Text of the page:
Being OK With Being Wrong - 'Tribes' Review pt. 1

Recently I finished reading 'Tribes' by Seth Godin.  I don't necessarily agree with everything that Seth writes, but I can say that there were some definite takeaways from this book.  


Wrong is not fatal, its part of the growth process.

What is your reaction to that statement?

At first it bothered me. I don't like being all.  The catch-22 of this is I'm wrong quite a bit.

So I asked myself, what's the better way: to be wrong and to continue in that vein, or to learn from my mistakes and grow as a result?  The first option comes dangerously close to the definition of insanity, so clearly the second option is better.  The statement 'wrong is not fatal, its part of the growth process' is then, in my estimation, a sound statement.  It makes sense to learn from your mistakes and grow.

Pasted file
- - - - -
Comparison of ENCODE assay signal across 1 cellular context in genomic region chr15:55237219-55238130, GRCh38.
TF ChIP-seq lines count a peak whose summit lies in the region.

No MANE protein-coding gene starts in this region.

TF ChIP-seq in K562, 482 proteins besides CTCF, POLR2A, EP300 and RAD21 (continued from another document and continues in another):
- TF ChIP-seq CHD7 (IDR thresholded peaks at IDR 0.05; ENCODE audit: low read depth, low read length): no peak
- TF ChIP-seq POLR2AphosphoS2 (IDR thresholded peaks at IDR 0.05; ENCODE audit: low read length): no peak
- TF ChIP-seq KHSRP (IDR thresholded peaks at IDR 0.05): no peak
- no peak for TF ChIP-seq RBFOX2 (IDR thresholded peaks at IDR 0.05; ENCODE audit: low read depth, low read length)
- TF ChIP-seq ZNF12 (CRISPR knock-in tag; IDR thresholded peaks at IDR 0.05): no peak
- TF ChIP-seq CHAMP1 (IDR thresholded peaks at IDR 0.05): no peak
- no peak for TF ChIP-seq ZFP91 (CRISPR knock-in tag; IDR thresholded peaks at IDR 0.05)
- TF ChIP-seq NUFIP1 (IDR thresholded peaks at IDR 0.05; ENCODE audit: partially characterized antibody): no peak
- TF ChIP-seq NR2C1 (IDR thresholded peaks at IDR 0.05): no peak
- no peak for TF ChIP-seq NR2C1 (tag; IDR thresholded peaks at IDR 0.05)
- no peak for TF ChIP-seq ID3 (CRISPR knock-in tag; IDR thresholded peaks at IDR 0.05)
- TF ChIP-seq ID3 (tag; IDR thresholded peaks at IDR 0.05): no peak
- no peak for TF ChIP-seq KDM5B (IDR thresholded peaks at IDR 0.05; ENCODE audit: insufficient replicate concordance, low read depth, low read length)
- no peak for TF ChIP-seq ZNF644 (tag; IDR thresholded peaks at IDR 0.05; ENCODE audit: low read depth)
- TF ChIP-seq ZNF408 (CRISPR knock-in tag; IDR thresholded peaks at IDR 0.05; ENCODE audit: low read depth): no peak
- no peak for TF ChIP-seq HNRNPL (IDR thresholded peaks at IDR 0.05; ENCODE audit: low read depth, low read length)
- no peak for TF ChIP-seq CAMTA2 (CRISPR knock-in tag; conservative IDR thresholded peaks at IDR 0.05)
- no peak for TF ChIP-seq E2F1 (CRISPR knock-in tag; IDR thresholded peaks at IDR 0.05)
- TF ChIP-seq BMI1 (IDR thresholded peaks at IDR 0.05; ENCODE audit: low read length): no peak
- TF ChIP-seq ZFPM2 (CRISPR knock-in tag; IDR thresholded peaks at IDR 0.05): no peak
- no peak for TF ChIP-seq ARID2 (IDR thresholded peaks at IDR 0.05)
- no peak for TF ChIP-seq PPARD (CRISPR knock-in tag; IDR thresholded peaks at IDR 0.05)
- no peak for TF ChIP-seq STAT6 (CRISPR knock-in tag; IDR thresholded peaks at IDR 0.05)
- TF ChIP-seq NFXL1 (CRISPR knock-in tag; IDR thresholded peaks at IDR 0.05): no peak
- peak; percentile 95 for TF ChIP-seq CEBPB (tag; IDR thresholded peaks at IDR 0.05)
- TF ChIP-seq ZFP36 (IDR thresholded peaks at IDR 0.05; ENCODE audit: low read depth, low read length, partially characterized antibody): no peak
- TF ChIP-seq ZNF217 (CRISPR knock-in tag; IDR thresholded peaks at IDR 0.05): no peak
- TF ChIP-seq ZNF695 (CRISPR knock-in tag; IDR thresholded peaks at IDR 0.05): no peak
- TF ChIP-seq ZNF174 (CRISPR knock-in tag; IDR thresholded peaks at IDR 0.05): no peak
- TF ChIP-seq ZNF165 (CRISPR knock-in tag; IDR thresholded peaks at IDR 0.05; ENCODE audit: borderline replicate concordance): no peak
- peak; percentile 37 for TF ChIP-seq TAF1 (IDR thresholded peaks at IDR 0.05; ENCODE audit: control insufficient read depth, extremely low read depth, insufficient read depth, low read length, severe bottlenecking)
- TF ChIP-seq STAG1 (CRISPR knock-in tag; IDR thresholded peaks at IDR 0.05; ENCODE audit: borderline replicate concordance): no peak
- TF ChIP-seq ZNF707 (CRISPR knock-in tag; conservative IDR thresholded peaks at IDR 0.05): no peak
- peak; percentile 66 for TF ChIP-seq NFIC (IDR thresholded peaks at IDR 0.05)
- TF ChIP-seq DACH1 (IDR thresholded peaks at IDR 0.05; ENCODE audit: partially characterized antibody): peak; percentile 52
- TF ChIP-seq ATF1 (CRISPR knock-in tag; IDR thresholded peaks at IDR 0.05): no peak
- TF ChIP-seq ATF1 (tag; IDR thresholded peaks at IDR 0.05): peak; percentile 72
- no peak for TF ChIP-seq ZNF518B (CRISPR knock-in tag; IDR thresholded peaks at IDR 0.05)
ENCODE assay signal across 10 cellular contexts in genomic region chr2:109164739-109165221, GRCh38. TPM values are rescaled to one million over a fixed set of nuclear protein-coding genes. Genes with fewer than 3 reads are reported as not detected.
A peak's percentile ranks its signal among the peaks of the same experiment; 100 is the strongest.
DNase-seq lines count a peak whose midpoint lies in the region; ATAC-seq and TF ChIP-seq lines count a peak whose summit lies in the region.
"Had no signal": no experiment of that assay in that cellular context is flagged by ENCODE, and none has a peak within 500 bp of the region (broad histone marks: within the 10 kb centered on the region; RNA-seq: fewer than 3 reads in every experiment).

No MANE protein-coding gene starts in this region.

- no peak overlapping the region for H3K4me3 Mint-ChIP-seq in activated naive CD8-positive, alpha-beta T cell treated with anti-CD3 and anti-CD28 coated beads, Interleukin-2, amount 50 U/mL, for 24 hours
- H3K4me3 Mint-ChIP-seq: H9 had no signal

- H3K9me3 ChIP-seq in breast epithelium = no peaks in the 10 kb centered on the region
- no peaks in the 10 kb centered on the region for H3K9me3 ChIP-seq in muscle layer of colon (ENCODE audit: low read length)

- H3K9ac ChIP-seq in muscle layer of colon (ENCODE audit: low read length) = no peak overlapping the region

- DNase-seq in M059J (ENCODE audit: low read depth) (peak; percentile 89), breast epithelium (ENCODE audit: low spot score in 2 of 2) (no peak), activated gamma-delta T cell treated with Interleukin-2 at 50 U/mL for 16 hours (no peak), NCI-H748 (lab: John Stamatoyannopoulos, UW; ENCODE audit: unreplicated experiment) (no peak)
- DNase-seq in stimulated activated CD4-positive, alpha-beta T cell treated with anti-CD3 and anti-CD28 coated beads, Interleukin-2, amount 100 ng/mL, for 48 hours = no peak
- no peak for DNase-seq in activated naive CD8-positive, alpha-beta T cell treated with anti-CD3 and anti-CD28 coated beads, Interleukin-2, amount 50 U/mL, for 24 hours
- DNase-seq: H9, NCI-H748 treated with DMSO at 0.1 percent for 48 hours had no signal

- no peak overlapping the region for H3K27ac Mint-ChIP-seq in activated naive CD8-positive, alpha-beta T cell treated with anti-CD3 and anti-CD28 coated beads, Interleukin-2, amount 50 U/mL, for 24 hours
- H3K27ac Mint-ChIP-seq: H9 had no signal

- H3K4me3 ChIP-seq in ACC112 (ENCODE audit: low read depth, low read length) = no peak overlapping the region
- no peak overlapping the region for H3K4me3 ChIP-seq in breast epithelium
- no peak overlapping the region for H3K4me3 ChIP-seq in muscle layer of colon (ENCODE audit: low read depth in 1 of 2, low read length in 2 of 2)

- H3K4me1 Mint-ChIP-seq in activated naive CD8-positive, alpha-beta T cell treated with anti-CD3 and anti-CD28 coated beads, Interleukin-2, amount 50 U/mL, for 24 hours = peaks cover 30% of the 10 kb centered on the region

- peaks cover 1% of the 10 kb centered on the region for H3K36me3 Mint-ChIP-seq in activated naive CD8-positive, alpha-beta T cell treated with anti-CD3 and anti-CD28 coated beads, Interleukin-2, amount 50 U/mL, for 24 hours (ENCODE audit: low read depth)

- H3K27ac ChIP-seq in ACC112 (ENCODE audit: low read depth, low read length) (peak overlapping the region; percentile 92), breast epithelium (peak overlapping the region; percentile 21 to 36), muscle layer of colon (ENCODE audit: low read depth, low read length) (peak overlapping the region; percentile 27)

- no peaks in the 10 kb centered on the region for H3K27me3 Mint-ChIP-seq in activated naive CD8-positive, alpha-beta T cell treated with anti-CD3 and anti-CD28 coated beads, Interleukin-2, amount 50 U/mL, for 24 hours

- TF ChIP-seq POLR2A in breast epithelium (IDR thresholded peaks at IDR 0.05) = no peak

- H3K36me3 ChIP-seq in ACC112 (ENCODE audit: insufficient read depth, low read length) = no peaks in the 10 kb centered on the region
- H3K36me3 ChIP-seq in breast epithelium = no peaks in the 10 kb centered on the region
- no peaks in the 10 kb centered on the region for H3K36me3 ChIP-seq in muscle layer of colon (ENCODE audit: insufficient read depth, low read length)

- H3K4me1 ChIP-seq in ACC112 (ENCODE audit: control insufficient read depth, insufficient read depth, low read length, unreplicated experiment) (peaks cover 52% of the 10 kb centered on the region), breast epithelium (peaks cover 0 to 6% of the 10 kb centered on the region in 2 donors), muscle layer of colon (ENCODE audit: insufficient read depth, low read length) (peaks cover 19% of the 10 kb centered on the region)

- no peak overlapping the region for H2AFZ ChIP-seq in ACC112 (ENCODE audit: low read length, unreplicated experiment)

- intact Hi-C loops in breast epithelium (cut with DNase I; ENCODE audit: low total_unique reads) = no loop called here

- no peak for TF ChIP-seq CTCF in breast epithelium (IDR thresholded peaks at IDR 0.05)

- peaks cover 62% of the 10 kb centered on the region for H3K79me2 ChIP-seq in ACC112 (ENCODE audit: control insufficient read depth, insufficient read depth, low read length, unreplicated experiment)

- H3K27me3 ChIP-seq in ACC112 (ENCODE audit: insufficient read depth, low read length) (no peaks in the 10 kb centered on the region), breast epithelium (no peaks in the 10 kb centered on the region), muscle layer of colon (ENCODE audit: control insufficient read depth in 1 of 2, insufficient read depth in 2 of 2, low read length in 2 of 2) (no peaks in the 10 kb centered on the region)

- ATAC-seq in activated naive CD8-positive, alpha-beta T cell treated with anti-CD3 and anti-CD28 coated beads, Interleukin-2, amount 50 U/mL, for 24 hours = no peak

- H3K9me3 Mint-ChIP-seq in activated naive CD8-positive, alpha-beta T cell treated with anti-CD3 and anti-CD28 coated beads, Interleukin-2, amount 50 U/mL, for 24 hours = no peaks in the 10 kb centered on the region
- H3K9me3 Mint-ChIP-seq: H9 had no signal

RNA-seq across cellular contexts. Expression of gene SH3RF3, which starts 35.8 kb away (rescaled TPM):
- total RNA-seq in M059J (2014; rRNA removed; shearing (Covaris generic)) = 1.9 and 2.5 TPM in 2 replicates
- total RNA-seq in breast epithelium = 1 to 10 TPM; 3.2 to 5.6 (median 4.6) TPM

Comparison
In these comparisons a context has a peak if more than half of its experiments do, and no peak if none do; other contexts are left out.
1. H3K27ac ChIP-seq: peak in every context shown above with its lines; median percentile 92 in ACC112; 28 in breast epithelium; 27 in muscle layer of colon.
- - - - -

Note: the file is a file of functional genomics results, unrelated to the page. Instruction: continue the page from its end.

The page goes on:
Imagine with me, if you will, if Isaac Newton or Steve Jobs had never learned from all of the stuff they were wrong about.  Isaac Newton, the dude who discovered calculus and pretty much wrote the book on gravity, could not have been more wrong about Alchemy but he fought through his wrong-ness until he made his breakthroughs in other areas.  Being wrong led to being very, very right.

Steve Jobs, father of Apple and all devices starting with 'i', was wrong about a lot of stuff, the Newton, Apple 3, and Apple Bandai for example.  But he knocked it out of the park on the Macbook Pro, the iPod, iPhone, and iPad.

We can't let the fear of being wrong or failing stop us from trying something new.


Questions: How could not being afraid of being wrong make our ministries better?  How could we change the status quo by not settling for normal?

 [Part 1 in a series on 'Tribes' by Seth Godin]